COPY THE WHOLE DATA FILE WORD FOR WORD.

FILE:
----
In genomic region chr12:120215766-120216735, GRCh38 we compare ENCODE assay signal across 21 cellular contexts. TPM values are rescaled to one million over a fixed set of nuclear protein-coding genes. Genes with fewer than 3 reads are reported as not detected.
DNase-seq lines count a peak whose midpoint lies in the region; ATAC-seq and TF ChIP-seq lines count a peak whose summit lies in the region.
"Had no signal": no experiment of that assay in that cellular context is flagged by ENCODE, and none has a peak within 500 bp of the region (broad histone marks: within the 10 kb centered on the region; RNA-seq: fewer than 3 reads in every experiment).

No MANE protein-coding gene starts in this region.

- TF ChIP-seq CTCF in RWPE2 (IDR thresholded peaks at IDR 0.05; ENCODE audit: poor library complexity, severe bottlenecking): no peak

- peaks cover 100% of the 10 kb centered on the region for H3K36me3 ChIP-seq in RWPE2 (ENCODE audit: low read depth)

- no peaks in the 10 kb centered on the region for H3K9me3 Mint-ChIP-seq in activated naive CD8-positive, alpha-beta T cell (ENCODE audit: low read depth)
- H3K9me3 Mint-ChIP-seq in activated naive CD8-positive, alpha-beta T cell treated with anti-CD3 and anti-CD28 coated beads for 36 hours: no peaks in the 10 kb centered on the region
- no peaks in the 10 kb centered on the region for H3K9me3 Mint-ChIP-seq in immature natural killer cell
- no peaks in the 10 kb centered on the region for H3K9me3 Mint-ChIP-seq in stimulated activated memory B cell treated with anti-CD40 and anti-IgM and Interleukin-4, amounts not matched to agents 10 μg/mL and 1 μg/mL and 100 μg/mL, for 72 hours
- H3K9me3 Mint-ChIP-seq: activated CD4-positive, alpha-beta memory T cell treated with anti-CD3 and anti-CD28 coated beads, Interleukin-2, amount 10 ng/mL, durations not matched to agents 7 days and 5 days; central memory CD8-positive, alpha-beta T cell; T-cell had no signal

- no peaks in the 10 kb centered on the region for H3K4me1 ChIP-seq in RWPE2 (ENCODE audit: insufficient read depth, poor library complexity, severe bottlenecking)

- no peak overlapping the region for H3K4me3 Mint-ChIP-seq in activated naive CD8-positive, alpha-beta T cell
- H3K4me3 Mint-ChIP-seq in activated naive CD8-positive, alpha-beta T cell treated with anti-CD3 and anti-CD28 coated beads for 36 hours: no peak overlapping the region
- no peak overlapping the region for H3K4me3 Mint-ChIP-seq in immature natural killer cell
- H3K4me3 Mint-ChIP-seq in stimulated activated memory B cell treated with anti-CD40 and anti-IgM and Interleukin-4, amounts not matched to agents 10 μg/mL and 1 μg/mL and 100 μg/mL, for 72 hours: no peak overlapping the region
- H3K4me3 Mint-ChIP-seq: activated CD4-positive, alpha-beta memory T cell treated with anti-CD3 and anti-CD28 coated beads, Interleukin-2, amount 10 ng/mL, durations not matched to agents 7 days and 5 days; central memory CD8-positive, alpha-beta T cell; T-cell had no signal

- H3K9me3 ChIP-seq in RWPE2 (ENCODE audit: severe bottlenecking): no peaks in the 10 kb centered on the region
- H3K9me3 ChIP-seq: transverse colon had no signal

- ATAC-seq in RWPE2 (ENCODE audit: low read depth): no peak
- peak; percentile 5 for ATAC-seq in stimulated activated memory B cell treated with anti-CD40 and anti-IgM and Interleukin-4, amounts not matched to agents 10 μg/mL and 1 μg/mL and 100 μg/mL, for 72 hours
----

In genomic region chr12:120215766-120216735, GRCh38 we compare ENCODE assay signal across 21 cellular contexts. TPM values are rescaled to one million over a fixed set of nuclear protein-coding genes. Genes with fewer than 3 reads are reported as not detected.
DNase-seq lines count a peak whose midpoint lies in the region; ATAC-seq and TF ChIP-seq lines count a peak whose summit lies in the region.
"Had no signal": no experiment of that assay in that cellular context is flagged by ENCODE, and none has a peak within 500 bp of the region (broad histone marks: within the 10 kb centered on the region; RNA-seq: fewer than 3 reads in every experiment).

No MANE protein-coding gene starts in this region.

- TF ChIP-seq CTCF in RWPE2 (IDR thresholded peaks at IDR 0.05; ENCODE audit: poor library complexity, severe bottlenecking): no peak

- peaks cover 100% of the 10 kb centered on the region for H3K36me3 ChIP-seq in RWPE2 (ENCODE audit: low read depth)

- no peaks in the 10 kb centered on the region for H3K9me3 Mint-ChIP-seq in activated naive CD8-positive, alpha-beta T cell (ENCODE audit: low read depth)
- H3K9me3 Mint-ChIP-seq in activated naive CD8-positive, alpha-beta T cell treated with anti-CD3 and anti-CD28 coated beads for 36 hours: no peaks in the 10 kb centered on the region
- no peaks in the 10 kb centered on the region for H3K9me3 Mint-ChIP-seq in immature natural killer cell
- no peaks in the 10 kb centered on the region for H3K9me3 Mint-ChIP-seq in stimulated activated memory B cell treated with anti-CD40 and anti-IgM and Interleukin-4, amounts not matched to agents 10 μg/mL and 1 μg/mL and 100 μg/mL, for 72 hours
- H3K9me3 Mint-ChIP-seq: activated CD4-positive, alpha-beta memory T cell treated with anti-CD3 and anti-CD28 coated beads, Interleukin-2, amount 10 ng/mL, durations not matched to agents 7 days and 5 days; central memory CD8-positive, alpha-beta T cell; T-cell had no signal

- no peaks in the 10 kb centered on the region for H3K4me1 ChIP-seq in RWPE2 (ENCODE audit: insufficient read depth, poor library complexity, severe bottlenecking)

- no peak overlapping the region for H3K4me3 Mint-ChIP-seq in activated naive CD8-positive, alpha-beta T cell
- H3K4me3 Mint-ChIP-seq in activated naive CD8-positive, alpha-beta T cell treated with anti-CD3 and anti-CD28 coated beads for 36 hours: no peak overlapping the region
- no peak overlapping the region for H3K4me3 Mint-ChIP-seq in immature natural killer cell
- H3K4me3 Mint-ChIP-seq in stimulated activated memory B cell treated with anti-CD40 and anti-IgM and Interleukin-4, amounts not matched to agents 10 μg/mL and 1 μg/mL and 100 μg/mL, for 72 hours: no peak overlapping the region
- H3K4me3 Mint-ChIP-seq: activated CD4-positive, alpha-beta memory T cell treated with anti-CD3 and anti-CD28 coated beads, Interleukin-2, amount 10 ng/mL, durations not matched to agents 7 days and 5 days; central memory CD8-positive, alpha-beta T cell; T-cell had no signal

- H3K9me3 ChIP-seq in RWPE2 (ENCODE audit: severe bottlenecking): no peaks in the 10 kb centered on the region
- H3K9me3 ChIP-seq: transverse colon had no signal

- ATAC-seq in RWPE2 (ENCODE audit: low read depth): no peak
- peak; percentile 5 for ATAC-seq in stimulated activated memory B cell treated with anti-CD40 and anti-IgM and Interleukin-4, amounts not matched to agents 10 μg/mL and 1 μg/mL and 100 μg/mL, for 72 hours